Anuire is based loosely on Medieval Britain, with French and Roman influences. That's very handy as it is the medieval area most well known in fantasy fiction - regal kings, pompous priests, shining knights, etc.
Rights of the King
Rank hath its privileges milord - to take the crown is not merely to accept the burden of it...
Birthright is a medieval setting. A king is therefore both more and less powerful than many players expect. More because they ARE the law in many respects, a King does not need to ask permission to go to war, change faith or suchlike, they simply do it. Divine right means that by virtue of birth the King is more worthy than others - and woe betide the peasant who cries foul, for the concept of human rights is a modern conceit. That said noblesse oblige - a noble is expected to abide by standards of conduct which include mercy, charity, and the like - the king can grind the peasantry to powder if they truly wish, but if they are challenged by a noble with the ear of the people, the king may come to may regret their actions.
On the other hand, a King is often merely first amongst equals to the nobility. In some realms a King may ascend only when chosen by the nobles from amongst their number, or need to be accepted by the state faith. Anuirean realms are far weaker legally than states in modern times - a king may expect obedience from vassal counts and barons but it will not necessarily be forthcoming, nor will blithely over-turning traditions go unpunished one way or the other - a king more than any other is bound by tradition for it is what placed them on their throne.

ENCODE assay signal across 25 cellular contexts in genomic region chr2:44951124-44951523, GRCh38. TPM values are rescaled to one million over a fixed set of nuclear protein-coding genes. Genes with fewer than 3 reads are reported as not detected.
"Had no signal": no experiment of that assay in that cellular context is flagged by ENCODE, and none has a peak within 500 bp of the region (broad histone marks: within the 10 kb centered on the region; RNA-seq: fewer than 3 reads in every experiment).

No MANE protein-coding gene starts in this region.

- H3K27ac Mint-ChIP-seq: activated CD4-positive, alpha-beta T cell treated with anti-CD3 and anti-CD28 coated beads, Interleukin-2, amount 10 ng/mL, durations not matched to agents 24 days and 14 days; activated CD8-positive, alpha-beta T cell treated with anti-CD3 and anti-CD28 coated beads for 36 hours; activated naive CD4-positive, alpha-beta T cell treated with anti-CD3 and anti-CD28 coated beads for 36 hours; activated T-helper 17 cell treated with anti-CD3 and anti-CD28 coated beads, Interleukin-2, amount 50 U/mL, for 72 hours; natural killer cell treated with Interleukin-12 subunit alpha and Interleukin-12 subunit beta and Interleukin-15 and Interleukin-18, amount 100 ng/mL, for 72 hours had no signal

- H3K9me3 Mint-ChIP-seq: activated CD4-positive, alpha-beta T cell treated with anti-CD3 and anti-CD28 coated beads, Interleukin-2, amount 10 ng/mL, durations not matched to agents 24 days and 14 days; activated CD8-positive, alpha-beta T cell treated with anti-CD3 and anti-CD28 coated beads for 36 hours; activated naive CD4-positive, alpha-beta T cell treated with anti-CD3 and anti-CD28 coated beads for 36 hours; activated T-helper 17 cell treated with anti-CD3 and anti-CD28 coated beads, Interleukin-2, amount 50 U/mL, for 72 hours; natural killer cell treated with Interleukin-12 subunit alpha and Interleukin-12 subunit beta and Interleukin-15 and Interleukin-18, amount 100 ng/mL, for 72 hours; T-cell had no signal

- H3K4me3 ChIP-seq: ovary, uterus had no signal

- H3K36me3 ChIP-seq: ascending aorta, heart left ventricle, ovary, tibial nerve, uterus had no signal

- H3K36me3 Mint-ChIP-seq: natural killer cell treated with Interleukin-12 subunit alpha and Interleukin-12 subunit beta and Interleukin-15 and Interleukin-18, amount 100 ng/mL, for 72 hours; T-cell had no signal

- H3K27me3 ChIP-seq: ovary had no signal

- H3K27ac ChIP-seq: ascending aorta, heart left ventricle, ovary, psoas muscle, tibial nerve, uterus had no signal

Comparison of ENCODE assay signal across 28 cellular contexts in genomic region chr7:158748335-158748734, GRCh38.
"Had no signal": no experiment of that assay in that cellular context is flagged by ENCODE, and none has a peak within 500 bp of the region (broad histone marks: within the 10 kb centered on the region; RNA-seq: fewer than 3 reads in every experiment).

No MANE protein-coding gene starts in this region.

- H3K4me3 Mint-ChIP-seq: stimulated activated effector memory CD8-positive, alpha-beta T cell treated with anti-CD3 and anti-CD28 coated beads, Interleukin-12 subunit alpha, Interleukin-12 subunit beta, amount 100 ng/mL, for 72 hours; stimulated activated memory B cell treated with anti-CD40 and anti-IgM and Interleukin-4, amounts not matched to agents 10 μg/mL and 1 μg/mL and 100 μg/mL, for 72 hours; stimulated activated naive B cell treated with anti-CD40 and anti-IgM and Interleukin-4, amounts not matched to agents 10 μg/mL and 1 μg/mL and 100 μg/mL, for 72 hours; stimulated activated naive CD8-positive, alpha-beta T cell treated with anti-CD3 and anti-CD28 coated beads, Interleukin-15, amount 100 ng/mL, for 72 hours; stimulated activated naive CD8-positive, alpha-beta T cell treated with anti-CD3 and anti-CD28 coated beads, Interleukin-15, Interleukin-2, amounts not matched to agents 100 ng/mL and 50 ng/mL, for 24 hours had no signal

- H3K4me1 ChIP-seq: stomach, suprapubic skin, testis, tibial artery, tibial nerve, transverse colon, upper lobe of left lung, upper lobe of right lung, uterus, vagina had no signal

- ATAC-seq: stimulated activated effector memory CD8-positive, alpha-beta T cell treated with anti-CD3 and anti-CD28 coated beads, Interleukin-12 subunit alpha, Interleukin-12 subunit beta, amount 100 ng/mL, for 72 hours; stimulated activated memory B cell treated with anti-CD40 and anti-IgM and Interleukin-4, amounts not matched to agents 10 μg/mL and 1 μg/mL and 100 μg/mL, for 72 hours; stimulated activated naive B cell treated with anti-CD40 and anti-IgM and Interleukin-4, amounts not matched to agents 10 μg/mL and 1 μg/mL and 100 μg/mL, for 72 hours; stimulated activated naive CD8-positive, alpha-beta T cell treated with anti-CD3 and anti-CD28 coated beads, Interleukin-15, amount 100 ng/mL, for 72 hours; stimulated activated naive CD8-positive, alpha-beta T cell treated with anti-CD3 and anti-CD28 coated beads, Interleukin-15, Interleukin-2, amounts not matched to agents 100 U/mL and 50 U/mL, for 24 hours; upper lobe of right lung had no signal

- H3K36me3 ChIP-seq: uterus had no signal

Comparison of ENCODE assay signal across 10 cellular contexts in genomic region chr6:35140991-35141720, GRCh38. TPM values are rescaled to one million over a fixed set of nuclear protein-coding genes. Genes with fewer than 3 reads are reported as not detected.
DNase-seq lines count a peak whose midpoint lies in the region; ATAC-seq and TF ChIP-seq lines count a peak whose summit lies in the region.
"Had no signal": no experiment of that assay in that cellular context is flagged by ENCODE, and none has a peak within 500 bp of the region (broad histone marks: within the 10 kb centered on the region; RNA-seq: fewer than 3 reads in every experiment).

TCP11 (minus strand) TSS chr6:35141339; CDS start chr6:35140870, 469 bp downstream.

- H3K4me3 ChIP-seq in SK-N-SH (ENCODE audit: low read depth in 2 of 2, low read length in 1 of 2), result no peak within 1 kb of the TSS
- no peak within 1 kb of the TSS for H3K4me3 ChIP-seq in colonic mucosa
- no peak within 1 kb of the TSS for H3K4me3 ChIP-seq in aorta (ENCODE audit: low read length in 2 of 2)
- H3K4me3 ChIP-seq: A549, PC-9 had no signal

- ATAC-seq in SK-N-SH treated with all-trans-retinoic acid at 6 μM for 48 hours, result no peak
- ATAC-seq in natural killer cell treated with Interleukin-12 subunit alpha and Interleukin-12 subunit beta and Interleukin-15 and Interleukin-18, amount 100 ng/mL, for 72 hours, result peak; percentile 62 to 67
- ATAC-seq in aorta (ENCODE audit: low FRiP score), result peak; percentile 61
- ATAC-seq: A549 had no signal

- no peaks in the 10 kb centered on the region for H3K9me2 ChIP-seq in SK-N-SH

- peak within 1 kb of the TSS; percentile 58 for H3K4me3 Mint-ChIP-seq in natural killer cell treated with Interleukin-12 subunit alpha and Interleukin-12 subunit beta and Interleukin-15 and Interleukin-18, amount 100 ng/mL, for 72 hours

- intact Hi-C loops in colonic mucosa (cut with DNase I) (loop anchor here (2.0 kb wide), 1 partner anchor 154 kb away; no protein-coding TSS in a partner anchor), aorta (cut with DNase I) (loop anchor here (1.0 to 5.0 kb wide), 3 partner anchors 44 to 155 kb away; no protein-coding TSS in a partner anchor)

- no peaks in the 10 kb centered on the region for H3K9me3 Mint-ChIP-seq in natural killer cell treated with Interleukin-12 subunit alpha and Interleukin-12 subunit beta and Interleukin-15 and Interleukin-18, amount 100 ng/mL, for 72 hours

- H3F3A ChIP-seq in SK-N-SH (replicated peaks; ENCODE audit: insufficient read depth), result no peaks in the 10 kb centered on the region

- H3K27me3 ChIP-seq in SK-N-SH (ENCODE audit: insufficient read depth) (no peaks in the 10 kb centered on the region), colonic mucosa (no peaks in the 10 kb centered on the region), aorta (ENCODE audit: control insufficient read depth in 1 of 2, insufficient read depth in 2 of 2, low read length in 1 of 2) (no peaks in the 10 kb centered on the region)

Nobles also have rights, and may be expected to demand that these rights are honored. Nobles tend to form the 'command rank' of the army, and indeed run all major feudal systems not run by the local church. The nobles in turn have vassals and much of a realms army is, in fact, the accumulated private armies of the local nobility.
Rights which may seem very odd to modern ears are droit de seignior, or the lord's right which is the (possibly legendary) right of a lord to claim the virginity of maidens within their demesne. While the existence of the right is heavily disputed, it is very fitting for a fantasy setting as it has all sorts of adventure possibilities. It is likely however that any maiden impregnated by such a right has some reciprocal right to recompense with which to secure a marriage in which the babe could be raised.
The right of feud - i.e. to pillage of towns, villages and castles belonging to the 'guilty' party. A noble can feud against their liege - this is not rebellion so long as the feud is justified. Of course 'justified', 'right', and 'rebellion' are highly dependent on the power and security of the liege in question - a weak king will be forced to compromise or suffer losses, a strong liege to whom all other vassals are submissive may be able to deal overtly and harshly with vassals that dare declare feud upon them - it should be noted that only a tyrant would kill or bankrupt a feuding vassal - such an act effectively tells other vassals that they can forget about any thoughts of rights' or 'nobility' and are, in effect, merely peasants that enjoy grace merely at the whim of the liege.